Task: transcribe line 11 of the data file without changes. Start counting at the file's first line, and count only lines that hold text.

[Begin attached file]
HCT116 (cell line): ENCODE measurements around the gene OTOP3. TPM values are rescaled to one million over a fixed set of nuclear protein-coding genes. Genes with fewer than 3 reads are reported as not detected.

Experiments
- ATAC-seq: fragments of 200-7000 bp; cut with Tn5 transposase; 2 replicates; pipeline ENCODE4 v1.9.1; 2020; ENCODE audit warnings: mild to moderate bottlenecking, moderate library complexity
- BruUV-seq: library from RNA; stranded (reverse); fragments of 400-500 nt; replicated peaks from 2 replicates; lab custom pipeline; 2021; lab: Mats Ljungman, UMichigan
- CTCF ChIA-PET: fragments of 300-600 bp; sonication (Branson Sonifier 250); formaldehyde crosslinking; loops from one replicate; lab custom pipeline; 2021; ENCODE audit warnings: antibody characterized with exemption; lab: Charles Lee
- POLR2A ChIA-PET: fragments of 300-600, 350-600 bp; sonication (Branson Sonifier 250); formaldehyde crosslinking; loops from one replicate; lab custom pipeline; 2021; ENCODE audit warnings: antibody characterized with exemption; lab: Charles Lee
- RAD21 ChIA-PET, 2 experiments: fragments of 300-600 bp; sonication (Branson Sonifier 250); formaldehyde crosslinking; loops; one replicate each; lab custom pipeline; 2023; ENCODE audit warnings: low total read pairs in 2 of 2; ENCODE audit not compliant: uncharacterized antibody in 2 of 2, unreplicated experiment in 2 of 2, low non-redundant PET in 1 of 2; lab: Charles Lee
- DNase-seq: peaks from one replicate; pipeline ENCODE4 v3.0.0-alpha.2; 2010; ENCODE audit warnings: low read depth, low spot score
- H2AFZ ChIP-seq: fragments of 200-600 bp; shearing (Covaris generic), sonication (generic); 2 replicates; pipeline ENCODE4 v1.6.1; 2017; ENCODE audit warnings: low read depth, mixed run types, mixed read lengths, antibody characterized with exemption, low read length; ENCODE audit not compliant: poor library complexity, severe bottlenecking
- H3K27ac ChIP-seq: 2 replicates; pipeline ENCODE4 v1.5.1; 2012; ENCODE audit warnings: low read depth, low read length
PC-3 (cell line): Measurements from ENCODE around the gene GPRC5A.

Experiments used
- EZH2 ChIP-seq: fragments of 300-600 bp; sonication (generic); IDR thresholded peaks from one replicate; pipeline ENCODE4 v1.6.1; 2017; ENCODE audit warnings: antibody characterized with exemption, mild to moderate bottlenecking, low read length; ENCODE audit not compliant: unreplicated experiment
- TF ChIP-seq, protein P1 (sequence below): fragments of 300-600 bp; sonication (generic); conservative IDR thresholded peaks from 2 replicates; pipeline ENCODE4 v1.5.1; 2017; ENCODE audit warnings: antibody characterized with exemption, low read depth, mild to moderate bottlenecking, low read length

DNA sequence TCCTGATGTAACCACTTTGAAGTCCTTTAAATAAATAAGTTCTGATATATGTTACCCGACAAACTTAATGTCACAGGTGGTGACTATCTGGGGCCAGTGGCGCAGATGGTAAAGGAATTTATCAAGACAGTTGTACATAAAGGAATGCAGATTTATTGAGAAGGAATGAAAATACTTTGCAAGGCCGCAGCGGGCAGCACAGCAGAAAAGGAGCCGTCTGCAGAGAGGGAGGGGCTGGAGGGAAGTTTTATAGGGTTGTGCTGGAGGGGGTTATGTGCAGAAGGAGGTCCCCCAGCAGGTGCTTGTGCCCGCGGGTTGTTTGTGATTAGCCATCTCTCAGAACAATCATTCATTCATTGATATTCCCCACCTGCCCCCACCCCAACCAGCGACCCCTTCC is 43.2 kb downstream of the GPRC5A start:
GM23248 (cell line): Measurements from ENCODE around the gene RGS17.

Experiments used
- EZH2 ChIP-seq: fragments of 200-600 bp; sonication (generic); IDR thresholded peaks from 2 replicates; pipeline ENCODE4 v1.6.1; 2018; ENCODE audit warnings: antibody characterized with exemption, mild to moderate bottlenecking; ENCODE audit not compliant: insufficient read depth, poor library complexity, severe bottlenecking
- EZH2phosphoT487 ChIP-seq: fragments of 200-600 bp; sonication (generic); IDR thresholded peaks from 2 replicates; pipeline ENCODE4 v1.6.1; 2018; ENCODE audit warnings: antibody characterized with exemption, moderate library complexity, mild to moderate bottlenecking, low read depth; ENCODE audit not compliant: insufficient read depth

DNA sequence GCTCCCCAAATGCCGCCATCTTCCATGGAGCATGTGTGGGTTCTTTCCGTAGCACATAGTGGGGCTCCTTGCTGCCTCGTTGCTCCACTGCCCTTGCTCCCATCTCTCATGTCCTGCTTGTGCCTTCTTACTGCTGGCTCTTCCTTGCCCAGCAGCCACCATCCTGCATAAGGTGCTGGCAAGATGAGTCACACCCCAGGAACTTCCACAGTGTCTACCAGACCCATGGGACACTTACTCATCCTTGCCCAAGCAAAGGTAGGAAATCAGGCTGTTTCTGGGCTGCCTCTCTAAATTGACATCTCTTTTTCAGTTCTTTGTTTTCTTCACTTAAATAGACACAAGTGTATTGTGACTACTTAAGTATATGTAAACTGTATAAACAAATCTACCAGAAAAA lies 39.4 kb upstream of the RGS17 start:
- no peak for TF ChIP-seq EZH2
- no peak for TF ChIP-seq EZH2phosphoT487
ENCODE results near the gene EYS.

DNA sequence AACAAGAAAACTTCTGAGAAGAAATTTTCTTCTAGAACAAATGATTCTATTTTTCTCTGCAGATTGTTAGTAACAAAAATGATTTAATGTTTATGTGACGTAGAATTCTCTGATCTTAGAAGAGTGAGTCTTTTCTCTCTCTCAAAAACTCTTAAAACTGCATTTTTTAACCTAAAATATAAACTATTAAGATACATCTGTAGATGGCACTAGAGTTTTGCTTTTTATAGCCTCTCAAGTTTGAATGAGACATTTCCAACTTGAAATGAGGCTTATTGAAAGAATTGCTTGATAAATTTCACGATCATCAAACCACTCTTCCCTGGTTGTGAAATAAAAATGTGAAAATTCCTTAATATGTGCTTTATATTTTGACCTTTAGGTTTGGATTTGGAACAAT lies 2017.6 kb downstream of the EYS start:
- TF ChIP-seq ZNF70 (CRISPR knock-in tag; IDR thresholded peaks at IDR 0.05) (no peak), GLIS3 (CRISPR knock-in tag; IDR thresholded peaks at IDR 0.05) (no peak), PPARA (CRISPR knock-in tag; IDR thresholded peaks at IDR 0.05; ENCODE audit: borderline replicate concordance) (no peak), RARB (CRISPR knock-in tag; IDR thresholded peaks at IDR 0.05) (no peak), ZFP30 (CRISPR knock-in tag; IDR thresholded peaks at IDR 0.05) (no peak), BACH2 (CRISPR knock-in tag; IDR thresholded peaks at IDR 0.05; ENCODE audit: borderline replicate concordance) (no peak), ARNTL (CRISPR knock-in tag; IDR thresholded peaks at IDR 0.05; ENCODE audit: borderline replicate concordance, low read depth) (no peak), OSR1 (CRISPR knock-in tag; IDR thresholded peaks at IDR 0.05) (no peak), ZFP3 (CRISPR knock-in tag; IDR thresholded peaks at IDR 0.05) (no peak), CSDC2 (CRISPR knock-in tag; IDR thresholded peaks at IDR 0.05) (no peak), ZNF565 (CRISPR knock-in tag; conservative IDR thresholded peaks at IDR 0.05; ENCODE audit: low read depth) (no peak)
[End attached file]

PC-3 (cell line): Measurements from ENCODE around the gene GPRC5A.